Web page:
If you have ever rock scrambled, you know how much fun it is. Red Rock Canyon is the Mecca for rock scrambling. Below are four tips that will help you become a better rock scrambler. If you want to hike to the peaks in Red Rock, you will need to be comfortable on Class 3 and 4 rock. Gaining proficiency at rock scrambling is the best way.
This is the biggest key. You need to believe you can climb the rock in front of you. Let me share a story that will help you understand.
Several years ago Davis and I were looking for a new route to Bridge Point. The old route traveled deep into Fern Canyon. We thought we could find a route that left the wash much sooner.
We found a route that departed the wash just after the seasonal waterfall. Once out of the wash we headed NE toward an imposing wall. We found several ledges that traversed the wall. Many of the ledges were dead ends, but finally we found a ledge that went across. It was airy; a fall would be fatal. There was an awkward move to get off the ledge and onto safe ground that involved stepping onto a scrub oak tree. Shortly after the traverse, we met up with the original route. This new route saves almost 30 minutes compared to the original route!
I was excited and wanted to show friends the new route. A few days later, Dave and Doyle met me at Red Rock. They had both hiked Bridge Point several times. As we approached the ledges, they looked at me like I was crazy.
They decided to try and find another way and I went to traverse the ledges. As I started, it seemed more difficult than the other day. It was getting thin and I knew a fall would be deadly. I continued to traverse knowing that I could do it; I had just done it a few days earlier. As I was hugging the wall one of my handholds broke. Yikes! I kept creeping toward the end of the ledge where I knew the scrub oak tree would be my exit to safety. When I got to the end of the traverse, there was no scrub oak tree! I was on the wrong ledge!
Looking back I should have fallen. That traverse was crazy, but I was so confident, because I had just done it the other day, even though I really hadn’t! Interesting how my confidence was based on the wrong information, but that did not matter. This is what I mean when I write you have to believe you can do it.
2. The Right Stuff = The Right Shoes
This tip will improve your rock scrambling by 25% immediately! You need to wear the correct shoes. What are the correct shoes? You need shoes that have sticky rubber soles. These types of shoes are called approach shoes on websites.
Currently (2017), most hikers are wearing the Five-Ten brand of shoes. They have sticky rubber soles made with Stealth Rubber. You won’t believe how you will stick to the rock and that will give you more confidence.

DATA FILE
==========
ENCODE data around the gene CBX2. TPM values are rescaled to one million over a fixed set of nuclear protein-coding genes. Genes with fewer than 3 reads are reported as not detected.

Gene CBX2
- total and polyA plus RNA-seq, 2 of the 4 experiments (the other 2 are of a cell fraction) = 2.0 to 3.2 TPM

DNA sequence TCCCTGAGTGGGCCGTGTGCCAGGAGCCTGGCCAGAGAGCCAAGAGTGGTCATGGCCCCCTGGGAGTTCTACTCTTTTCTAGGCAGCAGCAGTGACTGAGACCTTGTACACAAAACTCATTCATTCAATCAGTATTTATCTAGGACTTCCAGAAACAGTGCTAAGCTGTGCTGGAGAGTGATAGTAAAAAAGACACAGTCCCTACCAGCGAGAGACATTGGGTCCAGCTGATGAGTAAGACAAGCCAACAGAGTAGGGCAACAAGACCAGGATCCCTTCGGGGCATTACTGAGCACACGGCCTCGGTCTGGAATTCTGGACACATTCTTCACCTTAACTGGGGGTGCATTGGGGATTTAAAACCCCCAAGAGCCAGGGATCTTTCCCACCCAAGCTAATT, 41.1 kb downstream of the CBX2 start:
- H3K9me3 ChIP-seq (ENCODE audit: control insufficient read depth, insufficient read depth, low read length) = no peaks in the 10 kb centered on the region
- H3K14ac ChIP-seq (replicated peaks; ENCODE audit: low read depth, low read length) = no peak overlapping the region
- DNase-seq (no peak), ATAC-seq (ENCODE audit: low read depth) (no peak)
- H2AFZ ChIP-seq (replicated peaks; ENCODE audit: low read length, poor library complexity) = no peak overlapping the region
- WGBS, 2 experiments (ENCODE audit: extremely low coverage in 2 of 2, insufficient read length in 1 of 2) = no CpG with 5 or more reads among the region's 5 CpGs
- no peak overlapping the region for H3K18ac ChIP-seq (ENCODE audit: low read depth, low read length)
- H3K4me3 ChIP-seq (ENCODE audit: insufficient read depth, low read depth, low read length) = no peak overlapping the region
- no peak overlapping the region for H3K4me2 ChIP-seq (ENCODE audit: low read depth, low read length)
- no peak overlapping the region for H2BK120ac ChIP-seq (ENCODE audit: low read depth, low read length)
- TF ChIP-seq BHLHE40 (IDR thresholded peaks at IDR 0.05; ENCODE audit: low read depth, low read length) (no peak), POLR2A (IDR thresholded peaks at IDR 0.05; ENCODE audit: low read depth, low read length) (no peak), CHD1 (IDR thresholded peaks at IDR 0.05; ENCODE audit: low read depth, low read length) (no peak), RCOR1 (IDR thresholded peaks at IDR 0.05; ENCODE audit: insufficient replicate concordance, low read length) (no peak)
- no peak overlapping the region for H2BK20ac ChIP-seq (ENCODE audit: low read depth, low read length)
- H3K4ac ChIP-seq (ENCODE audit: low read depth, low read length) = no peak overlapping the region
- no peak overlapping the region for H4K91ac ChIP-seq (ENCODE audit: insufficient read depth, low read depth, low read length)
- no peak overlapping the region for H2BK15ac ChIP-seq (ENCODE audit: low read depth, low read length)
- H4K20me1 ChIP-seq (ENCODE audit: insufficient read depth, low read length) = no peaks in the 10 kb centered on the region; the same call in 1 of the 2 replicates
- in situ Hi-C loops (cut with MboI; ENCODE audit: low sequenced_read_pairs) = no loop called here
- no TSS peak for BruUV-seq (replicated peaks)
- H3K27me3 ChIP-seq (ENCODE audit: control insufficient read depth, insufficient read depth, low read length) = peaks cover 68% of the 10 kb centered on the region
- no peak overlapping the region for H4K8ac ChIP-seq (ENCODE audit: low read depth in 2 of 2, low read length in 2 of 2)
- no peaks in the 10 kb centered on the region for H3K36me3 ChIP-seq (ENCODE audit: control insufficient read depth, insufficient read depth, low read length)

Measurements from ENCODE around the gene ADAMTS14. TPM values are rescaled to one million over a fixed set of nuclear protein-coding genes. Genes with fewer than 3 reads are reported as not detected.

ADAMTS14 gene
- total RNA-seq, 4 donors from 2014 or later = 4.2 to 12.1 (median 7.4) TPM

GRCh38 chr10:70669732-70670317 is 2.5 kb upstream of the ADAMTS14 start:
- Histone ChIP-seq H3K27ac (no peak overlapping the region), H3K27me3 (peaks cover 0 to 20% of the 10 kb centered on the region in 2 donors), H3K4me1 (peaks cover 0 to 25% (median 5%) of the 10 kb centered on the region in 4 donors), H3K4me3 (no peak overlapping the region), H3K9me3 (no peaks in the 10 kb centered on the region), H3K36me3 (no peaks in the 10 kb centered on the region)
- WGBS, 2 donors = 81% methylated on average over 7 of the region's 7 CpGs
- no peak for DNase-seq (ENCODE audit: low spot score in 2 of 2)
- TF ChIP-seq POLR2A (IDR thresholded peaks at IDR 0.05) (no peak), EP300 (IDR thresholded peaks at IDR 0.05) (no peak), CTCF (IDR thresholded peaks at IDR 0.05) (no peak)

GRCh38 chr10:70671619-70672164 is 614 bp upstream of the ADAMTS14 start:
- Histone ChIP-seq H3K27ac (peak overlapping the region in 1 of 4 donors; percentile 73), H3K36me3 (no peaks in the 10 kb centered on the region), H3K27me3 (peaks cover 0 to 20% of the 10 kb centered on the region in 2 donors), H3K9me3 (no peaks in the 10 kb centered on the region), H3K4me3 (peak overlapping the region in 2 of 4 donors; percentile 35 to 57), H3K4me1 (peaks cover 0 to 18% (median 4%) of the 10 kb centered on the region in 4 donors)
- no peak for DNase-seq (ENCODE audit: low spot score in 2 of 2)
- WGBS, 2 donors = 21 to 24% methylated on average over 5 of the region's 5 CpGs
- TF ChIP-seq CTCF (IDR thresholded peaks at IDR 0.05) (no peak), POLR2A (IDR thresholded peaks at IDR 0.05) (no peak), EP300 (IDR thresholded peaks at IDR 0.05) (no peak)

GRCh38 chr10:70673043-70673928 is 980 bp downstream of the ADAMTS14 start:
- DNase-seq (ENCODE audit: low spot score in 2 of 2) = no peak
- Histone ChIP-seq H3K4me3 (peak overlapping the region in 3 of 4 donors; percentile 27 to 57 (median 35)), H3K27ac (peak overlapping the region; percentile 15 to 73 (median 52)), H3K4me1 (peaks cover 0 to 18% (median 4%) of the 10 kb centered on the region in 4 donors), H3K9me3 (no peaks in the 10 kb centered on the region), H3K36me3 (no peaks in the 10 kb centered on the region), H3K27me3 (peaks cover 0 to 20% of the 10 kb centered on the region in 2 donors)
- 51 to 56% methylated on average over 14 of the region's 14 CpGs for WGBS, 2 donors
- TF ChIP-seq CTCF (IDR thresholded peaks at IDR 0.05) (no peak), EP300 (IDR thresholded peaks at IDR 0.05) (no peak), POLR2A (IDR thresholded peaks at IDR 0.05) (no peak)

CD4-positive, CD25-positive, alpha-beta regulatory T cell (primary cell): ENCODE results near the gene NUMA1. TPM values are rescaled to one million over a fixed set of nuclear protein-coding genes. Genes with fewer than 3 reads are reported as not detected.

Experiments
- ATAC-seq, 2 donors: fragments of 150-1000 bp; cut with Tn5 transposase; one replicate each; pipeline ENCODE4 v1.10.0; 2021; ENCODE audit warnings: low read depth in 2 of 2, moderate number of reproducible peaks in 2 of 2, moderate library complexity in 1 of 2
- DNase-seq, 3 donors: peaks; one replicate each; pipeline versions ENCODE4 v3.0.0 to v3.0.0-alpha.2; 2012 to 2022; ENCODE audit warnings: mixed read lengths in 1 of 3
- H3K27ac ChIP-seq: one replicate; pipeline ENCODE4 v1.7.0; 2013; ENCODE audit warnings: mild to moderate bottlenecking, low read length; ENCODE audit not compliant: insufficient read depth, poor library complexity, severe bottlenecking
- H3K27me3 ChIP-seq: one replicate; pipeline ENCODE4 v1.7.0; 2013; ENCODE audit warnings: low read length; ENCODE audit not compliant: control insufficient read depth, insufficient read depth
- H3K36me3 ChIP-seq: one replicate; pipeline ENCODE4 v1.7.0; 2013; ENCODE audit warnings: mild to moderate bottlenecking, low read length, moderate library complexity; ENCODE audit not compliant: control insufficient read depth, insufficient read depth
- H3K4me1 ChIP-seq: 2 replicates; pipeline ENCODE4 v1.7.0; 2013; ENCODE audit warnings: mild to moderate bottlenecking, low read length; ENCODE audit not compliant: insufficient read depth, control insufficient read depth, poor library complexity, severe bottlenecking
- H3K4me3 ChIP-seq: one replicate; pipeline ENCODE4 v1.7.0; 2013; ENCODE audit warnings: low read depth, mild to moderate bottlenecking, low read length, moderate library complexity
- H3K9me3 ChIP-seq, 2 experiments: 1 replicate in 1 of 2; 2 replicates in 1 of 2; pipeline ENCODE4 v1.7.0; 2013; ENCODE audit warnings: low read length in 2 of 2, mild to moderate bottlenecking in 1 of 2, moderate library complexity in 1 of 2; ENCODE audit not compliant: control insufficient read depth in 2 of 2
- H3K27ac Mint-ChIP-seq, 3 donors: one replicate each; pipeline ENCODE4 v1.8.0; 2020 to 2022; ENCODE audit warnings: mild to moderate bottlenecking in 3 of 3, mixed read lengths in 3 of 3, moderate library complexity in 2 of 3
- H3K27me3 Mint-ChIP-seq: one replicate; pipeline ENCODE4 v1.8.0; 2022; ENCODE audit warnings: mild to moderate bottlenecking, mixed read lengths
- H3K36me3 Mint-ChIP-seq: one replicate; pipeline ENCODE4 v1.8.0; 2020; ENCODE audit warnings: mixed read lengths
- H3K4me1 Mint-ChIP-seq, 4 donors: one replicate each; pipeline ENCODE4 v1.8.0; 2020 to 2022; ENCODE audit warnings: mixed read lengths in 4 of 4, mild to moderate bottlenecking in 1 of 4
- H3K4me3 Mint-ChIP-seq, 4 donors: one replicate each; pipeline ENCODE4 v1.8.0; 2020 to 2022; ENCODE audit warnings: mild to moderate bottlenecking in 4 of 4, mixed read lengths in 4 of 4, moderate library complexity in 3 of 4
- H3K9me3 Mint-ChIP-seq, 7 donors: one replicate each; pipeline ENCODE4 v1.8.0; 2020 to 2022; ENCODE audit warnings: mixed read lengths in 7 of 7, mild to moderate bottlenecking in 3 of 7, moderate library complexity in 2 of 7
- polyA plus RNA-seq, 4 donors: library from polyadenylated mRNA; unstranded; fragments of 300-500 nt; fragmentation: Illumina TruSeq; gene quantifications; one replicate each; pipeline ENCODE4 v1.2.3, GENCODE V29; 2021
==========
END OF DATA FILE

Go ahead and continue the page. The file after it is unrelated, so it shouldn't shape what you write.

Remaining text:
Update: Adidas bought Five-Ten and are now manufacturing approach shoes with sticky rubber soles under the Adidas name. The model I wear is the Scope. Watch my review here: https://www.youtube.com/watch?v=Oc8d1M7bT54
You get find deals on these approach shoes by joining the Facebook hiking group page: https://www.facebook.com/home.php?sk=group_68936636102
3. Confidence Builders
I call this technique: Practice without Consequences. Start doing tricky moves only inches from the ground. If you fall, you will not get hurt. This is the best way to get good at traversing. Traversing is moving sideways across the rock, something that is not natural. Since traverses don’t ascend, choose a traverse that’s only inches from the ground. Most hikers find they need work when it comes to traversing. Many of the routes to the peaks involve traverses.
You can try rock climbing gyms. I never really liked them, because I felt the holds did not feel real. I have never used chalk outdoors, but in the gyms I can’t stay on anything without chalk. A better idea is to do some top roping with an experienced rock climber. Top roping is much safer than traditional rock climbing and you get to climb a lot more. Once you are a 100 feet off the ground on small holds, 4th class rock will seem easy.
4. It’s All a Balancing Act
Good balance can save your life. It has saved mine! Balance comes partial from your core, so make sure to do ab exercises. To train for balance I use a Bosu at the gym, which has two sides. The blue side is soft and round; the black side is hard and flat. You can work with both sides.
Here’s my routine (blue side up):
First, I gently place one foot in the center of the ball and balance until I feel completely comfortable and hold for 15 seconds or longer. Repeat with the other foot.
Second, I walk toward the ball and jump on it with one foot. I am off balance initially and have to get my balance quickly or I will fall. I take it up a notch by jumping onto the ball from a brisk walk. This is much more realistic than just standing on the ball with one foot.
Third, once on the ball, I hop onto my other foot. Hold for a few seconds and hop again. This again is more like what you will encounter in the mountains.
Fourth: Now I turn the ball over so the blue (round side) is down and the black side is up.
I place one foot in the center of the ball and balance until I feel completely comfortable and hold for 15 seconds or longer. I then repeat with the other foot. Here’s a video of my routine: https://www.youtube.com/watch?v=rh5N75IZZ9Y +
Hiking Resources for You:
The 52 Peak Club: Safe and smart group hiking: http://www.52peakclub.com/
Branch’s bio here: http://www.hikinglasvegas.com/about.html
Branch’s Facebook Hiking Group: https://www.facebook.com/groups/HikingLasVegas/
Branch’s YouTube Channel: https://www.youtube.com/user/BranchWhitney